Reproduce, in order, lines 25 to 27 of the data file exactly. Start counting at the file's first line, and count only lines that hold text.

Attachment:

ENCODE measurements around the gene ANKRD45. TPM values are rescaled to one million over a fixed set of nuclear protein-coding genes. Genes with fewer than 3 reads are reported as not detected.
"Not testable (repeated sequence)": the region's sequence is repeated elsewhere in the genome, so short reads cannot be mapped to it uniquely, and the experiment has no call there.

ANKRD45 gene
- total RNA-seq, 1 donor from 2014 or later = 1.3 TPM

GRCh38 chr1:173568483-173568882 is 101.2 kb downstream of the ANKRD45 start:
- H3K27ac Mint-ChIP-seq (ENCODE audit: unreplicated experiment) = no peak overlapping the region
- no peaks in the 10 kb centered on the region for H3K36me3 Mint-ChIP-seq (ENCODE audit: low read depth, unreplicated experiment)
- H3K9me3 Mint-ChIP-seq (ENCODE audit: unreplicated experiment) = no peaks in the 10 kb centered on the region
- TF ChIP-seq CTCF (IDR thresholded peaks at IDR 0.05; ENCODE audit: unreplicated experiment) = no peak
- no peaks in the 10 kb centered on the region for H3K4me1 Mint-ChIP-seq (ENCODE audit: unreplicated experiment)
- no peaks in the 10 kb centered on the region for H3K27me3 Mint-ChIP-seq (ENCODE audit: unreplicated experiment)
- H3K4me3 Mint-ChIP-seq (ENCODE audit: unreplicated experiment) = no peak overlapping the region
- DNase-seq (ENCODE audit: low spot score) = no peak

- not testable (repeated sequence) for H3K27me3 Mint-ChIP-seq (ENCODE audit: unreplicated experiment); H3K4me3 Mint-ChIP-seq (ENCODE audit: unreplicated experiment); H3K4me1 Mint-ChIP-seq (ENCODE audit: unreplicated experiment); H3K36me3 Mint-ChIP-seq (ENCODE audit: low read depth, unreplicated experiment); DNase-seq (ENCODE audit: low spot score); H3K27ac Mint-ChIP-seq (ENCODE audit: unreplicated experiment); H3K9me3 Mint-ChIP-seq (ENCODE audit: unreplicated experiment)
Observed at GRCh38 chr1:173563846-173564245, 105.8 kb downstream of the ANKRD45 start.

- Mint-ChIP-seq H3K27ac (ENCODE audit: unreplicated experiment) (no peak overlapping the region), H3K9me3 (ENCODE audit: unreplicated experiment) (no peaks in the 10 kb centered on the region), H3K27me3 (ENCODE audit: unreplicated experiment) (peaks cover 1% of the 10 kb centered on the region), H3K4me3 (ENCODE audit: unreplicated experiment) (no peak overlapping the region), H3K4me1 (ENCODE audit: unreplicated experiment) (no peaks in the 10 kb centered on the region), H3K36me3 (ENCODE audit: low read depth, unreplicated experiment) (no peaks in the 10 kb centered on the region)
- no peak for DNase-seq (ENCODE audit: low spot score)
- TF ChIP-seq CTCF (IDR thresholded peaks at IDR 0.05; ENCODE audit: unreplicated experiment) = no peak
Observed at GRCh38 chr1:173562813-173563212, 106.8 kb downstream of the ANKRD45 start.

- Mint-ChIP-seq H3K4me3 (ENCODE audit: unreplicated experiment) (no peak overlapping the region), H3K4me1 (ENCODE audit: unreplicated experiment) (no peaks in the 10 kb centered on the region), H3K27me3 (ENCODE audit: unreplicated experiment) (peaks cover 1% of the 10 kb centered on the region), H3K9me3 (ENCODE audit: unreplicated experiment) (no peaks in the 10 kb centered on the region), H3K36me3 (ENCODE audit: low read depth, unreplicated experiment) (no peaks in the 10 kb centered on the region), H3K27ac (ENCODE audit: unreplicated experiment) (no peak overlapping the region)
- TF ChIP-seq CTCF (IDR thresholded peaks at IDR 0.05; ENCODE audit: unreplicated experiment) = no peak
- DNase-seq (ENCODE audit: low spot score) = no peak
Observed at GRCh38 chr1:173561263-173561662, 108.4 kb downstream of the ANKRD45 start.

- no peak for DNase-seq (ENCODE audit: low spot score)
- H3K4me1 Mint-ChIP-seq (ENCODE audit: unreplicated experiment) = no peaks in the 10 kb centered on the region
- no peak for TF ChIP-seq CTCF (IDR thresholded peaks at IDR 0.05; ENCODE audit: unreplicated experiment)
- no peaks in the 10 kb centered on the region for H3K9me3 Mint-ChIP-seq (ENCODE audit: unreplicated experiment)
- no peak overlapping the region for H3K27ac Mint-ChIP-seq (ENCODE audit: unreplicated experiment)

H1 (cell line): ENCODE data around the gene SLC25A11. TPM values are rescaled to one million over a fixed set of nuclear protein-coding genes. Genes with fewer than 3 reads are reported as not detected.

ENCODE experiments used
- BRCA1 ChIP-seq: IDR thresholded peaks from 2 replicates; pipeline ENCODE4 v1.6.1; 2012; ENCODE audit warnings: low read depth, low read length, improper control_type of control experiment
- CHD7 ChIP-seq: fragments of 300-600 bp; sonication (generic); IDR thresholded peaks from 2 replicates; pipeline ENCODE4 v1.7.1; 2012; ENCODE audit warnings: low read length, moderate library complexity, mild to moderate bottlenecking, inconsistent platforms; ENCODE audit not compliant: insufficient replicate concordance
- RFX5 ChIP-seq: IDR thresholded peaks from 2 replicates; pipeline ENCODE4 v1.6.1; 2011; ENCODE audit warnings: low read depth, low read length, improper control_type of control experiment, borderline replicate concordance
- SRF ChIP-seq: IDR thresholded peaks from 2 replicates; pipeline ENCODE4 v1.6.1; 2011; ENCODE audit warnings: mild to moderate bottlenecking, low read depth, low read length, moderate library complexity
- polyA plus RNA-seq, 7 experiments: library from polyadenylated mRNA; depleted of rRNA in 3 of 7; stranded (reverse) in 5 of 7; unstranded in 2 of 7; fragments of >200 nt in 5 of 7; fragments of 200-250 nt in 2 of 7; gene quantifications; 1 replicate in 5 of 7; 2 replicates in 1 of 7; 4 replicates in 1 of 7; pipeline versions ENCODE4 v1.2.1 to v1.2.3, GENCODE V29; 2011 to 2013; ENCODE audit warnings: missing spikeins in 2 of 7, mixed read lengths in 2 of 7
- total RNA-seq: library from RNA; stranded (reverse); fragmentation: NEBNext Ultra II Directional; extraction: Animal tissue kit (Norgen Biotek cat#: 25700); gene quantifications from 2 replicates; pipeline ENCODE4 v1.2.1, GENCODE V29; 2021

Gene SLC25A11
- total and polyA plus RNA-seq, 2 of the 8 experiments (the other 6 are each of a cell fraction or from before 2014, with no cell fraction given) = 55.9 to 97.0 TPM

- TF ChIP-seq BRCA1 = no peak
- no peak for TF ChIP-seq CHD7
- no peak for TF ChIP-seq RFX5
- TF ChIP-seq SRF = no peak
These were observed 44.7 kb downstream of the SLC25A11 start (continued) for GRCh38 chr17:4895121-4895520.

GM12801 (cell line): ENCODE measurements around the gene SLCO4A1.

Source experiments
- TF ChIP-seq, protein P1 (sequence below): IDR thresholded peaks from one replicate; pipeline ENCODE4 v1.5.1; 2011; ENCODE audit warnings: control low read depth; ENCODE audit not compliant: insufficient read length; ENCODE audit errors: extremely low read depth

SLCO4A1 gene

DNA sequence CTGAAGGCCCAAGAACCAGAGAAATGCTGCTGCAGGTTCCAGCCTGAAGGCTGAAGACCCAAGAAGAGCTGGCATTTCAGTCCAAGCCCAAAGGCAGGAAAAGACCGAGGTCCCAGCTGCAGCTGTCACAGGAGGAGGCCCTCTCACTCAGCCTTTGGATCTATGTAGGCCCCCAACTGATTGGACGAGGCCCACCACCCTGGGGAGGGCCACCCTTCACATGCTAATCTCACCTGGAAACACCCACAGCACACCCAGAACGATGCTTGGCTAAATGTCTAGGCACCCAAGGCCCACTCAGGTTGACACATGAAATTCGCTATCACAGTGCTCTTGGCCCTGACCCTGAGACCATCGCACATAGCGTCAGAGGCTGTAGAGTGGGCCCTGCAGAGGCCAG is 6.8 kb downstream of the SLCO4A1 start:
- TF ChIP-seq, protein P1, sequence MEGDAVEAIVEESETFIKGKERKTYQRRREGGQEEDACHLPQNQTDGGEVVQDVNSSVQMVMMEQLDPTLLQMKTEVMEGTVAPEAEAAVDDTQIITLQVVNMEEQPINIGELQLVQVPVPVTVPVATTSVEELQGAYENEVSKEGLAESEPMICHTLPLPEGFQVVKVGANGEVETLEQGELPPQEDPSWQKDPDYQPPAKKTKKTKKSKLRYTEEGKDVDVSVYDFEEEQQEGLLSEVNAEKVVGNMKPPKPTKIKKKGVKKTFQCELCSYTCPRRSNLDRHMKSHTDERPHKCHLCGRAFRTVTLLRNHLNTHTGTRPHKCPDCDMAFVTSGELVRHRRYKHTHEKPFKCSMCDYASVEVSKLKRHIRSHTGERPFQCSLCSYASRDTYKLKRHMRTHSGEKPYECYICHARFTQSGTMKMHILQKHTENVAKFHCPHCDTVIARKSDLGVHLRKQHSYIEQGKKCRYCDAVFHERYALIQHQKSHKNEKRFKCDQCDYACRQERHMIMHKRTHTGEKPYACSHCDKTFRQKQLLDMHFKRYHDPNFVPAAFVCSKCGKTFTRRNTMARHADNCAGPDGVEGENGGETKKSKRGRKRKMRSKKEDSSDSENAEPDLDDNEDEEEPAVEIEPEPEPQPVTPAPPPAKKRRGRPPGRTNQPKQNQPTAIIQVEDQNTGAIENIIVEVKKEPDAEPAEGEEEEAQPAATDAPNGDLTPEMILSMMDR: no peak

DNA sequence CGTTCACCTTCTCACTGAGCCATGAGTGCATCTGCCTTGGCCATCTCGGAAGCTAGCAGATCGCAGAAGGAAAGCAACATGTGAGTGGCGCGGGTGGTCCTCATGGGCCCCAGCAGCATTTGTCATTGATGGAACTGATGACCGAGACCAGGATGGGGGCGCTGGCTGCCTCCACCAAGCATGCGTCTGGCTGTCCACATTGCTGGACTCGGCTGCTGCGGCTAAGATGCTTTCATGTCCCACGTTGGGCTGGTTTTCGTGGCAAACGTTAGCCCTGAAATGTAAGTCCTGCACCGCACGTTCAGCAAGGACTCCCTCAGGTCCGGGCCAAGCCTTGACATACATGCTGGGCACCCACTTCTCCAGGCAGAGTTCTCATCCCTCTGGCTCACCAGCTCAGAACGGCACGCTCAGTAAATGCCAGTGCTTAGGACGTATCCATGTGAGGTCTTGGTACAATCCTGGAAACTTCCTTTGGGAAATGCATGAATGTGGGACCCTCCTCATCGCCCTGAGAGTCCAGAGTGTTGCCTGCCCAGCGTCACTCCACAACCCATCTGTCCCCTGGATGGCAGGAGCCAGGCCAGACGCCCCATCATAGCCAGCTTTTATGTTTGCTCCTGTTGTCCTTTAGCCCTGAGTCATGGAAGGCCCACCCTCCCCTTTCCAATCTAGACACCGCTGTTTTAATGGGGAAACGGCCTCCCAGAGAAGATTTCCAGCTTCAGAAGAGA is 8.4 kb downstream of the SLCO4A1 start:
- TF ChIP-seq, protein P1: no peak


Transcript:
- H3K4me1 Mint-ChIP-seq (ENCODE audit: unreplicated experiment) = no peaks in the 10 kb centered on the region
- no peak for TF ChIP-seq CTCF (IDR thresholded peaks at IDR 0.05; ENCODE audit: unreplicated experiment)
- no peaks in the 10 kb centered on the region for H3K9me3 Mint-ChIP-seq (ENCODE audit: unreplicated experiment)